”My mother was a devout Christian,” the dead church member’s daughter, surnamed Yoon, told South Korea’s Yonhap news agency. ”I don’t know how such a thing could happen. I don’t know how to react to this.”

South Korea has long been known for its zeal for mission work, with nearly 30 percent of the country’s population claiming Christianity. They have 20,000 missionaries in 177 countries, ranking No. 6 in the world for sending the most missionaries. Some Korean Christian leaders see the existing travel bans not as a hindrance to missions work, but an opportunity to “focus Korean missions in areas where missionaries are more accepted and more likely to be successful,” CT reported.

CT regularly reports on South Korea and South Korean missions, including a 2006 cover story on how Christians in South Korea sent more missionaries than any other country besides the United States.

CT also regularly reports on pilgrimages, including how modern pilgrimage sites and classic pilgrimage sites offer surprising rewards for the Christians who visit them.

 

Is Hezbollah About to Withdraw From Syria?

One can but hope so…(Photo: wikicommons/ yeowatzup)

Writing at the Jerusalem Center for Public Affairs, retired Israeli Brigadier General Shimon Shapira wonders if the ongoing debate inside Iran on the expenditure on behalf of Syrian dictator Bashar al-Assad is a portent of an upcoming Iranian disengagement from civil war-torn Syria in the form of pulling out Iran’s client terror organization, Hezbollah:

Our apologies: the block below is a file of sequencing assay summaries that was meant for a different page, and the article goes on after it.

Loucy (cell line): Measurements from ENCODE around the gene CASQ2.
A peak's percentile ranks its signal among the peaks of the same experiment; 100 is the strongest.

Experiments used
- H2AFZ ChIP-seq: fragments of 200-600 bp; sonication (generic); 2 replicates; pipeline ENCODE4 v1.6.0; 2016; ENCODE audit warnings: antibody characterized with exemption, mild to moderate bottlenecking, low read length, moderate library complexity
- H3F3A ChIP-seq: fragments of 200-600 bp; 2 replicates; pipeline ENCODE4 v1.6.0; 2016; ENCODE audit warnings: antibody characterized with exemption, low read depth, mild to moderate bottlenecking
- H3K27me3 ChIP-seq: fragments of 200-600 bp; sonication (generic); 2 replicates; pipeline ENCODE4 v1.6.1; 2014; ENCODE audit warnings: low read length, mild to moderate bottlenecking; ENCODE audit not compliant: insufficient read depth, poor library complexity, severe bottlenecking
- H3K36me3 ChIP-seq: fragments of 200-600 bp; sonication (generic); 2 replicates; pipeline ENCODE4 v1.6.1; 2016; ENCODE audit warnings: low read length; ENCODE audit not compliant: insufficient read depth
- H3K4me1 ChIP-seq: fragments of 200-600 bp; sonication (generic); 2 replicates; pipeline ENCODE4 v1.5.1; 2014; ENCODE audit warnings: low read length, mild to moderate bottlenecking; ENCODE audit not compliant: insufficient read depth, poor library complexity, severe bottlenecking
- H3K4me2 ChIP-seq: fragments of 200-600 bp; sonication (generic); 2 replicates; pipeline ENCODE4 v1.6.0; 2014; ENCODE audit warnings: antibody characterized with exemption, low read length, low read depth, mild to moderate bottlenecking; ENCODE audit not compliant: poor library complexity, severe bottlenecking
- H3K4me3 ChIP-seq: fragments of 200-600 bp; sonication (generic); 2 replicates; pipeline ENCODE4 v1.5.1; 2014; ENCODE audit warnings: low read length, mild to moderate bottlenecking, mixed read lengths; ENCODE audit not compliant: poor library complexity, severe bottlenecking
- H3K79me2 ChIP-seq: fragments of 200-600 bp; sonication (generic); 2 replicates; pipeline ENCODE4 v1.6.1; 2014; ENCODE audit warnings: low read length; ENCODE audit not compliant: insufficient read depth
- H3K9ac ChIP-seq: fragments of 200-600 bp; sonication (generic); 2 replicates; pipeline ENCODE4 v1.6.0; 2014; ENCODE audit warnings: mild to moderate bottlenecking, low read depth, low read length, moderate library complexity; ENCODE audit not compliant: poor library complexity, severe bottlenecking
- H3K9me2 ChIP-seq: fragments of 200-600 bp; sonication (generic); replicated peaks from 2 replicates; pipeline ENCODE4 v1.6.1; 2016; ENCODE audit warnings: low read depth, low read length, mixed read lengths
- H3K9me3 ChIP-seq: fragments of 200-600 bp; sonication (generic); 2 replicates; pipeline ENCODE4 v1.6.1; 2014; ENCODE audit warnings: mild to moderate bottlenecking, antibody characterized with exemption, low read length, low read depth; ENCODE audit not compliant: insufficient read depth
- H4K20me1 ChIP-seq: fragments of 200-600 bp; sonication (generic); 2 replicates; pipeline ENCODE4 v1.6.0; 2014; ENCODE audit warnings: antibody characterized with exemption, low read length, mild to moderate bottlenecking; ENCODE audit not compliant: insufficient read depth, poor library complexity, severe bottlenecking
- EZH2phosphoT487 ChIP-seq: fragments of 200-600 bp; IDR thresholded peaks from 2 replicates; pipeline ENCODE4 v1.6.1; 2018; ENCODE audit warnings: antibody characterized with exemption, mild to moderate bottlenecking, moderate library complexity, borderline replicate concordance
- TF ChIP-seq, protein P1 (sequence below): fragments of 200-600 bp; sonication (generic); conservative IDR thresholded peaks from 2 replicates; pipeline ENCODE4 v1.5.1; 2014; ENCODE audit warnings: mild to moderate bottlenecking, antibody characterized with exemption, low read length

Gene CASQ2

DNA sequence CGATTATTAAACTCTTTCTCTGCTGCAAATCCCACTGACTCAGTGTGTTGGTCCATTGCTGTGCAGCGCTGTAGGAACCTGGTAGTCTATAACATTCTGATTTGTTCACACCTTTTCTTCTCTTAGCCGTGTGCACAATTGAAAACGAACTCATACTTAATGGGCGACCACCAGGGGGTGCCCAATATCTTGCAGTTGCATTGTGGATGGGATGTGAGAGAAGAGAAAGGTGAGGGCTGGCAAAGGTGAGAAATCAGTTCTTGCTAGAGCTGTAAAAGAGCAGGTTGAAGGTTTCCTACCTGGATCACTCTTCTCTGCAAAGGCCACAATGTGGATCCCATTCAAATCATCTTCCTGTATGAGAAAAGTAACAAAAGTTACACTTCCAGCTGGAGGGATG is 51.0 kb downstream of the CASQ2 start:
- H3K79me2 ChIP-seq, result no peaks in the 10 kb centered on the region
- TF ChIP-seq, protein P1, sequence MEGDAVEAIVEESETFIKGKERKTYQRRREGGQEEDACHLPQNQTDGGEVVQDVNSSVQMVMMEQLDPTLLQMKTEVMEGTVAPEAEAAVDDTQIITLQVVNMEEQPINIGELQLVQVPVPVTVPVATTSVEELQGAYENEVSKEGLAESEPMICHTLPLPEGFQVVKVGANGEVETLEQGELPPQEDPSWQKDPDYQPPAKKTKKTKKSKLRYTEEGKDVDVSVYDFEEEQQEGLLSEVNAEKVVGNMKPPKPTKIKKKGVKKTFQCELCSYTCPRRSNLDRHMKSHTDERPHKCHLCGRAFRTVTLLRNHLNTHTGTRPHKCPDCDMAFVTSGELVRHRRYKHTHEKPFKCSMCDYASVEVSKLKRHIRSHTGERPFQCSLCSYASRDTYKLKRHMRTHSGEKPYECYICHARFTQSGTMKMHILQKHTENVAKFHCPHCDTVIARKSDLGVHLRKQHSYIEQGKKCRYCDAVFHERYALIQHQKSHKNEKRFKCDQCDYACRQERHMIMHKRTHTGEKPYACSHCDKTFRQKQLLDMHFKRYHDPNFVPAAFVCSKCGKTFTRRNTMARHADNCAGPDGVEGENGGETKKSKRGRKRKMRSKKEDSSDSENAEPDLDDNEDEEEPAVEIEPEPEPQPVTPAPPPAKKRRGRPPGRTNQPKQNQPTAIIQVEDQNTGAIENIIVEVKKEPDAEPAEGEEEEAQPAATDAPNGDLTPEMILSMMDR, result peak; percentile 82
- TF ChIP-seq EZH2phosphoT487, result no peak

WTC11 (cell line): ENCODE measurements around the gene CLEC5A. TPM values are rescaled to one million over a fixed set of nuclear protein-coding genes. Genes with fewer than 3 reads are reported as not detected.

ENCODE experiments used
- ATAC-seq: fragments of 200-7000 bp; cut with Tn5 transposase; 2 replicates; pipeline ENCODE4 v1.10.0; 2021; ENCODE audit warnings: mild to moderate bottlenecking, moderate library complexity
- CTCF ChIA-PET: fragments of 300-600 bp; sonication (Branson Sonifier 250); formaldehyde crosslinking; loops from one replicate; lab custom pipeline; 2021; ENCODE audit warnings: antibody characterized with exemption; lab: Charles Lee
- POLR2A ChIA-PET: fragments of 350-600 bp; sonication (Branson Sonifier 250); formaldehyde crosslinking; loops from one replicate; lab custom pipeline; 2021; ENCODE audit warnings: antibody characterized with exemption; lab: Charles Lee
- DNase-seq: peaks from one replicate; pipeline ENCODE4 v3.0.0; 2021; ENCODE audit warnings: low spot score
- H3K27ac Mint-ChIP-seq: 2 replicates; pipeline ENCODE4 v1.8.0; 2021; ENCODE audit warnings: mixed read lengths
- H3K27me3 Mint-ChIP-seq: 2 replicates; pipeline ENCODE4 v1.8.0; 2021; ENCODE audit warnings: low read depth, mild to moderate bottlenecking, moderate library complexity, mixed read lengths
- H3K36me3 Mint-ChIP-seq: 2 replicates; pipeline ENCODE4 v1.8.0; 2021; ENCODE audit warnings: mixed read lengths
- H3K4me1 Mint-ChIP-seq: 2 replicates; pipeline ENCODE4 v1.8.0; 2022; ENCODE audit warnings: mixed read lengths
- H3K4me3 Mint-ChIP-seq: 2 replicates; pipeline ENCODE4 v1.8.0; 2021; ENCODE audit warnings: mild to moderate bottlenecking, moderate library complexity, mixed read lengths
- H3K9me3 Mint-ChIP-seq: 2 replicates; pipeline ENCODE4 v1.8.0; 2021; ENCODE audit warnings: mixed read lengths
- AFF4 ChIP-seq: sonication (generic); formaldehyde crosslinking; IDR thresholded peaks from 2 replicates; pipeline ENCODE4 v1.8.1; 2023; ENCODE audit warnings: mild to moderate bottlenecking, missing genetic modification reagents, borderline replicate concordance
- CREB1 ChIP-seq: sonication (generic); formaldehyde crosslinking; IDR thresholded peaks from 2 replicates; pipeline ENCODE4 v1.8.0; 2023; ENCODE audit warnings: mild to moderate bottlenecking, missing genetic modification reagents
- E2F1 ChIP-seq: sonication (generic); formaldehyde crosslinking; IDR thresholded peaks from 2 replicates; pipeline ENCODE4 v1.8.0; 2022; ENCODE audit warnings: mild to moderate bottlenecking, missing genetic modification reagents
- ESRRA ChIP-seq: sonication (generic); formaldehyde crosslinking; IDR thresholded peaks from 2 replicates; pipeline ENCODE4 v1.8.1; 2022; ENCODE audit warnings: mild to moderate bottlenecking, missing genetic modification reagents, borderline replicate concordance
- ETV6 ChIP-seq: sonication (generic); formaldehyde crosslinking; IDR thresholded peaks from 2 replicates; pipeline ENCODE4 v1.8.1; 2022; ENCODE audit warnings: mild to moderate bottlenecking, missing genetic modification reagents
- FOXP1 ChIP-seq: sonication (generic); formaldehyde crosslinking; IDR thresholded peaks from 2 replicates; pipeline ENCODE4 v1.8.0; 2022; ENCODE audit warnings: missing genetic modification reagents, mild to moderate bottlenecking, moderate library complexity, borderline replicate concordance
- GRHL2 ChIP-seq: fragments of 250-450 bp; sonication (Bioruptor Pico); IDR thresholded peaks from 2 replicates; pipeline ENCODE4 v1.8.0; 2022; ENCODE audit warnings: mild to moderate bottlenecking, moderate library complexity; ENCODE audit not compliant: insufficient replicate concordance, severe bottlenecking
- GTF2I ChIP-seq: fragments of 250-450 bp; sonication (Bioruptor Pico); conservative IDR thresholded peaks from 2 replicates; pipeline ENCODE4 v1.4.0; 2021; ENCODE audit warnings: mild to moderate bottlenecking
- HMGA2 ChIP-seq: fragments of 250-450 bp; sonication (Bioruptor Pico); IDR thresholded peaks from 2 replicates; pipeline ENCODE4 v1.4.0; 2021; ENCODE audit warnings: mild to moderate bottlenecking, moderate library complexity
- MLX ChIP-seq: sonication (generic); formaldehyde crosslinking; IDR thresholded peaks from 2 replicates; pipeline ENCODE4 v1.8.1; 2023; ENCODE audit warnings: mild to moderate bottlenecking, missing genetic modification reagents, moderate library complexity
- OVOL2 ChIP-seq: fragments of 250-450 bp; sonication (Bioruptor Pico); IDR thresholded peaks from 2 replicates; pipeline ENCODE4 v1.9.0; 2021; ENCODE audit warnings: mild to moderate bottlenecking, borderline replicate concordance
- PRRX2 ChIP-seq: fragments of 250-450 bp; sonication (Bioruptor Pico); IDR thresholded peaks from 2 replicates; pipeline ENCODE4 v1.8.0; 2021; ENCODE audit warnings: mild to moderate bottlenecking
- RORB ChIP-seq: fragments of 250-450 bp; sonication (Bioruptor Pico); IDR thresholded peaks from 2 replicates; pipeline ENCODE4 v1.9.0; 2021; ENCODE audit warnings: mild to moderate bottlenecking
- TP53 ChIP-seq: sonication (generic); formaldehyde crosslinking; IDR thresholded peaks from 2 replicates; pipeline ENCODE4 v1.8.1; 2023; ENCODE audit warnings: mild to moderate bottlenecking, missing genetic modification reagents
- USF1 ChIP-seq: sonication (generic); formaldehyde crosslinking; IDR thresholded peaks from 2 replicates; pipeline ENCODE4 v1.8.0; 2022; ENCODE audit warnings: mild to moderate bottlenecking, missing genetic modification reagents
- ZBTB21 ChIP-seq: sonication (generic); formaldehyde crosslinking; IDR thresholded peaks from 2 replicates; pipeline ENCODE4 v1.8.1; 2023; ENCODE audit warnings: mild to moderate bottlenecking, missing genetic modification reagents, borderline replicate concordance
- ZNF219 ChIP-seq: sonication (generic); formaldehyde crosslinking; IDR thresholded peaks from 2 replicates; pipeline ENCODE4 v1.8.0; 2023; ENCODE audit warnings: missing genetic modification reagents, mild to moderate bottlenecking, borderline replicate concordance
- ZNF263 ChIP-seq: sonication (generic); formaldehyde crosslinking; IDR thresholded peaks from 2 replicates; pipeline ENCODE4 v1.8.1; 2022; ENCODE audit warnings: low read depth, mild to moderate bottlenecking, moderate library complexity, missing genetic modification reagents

Although Hezbollah’s leaders claim it is fighting in Syria in order to protect Lebanon, Lebanese Shiites are not convinced and Hezbollah’s supporters are dubious. Hezbollah has now lost almost 350 men in Syria, not all of whom have been brought back to Lebanon for burial, while the number of wounded has passed a thousand. This puts into question Hezbollah’s ability to keep sacrificing its fighters in Syria when its target of jihad is Israel.

 

Sole Survivor of a Harrowing Religious Cleansing Operation Has a Message For You

This Sole Survivor Of A Harrowing Religious Cleansing Operation Has A Message For You

Late in the evening of November 28 last year, Habila Adamu was at home with his wife and kids in the Yobe state of Northern Nigeria when visitors stopped by. He opened the door, shocked to find gunmen wearing robes and masks.

They demanded he step outside and they peppered him with questions. What was his name? Habila Adamu. Was he a member of the Nigerian police? No. Was he a soldier? No. Was he a member of the state security service? No. He told them he was a businessman.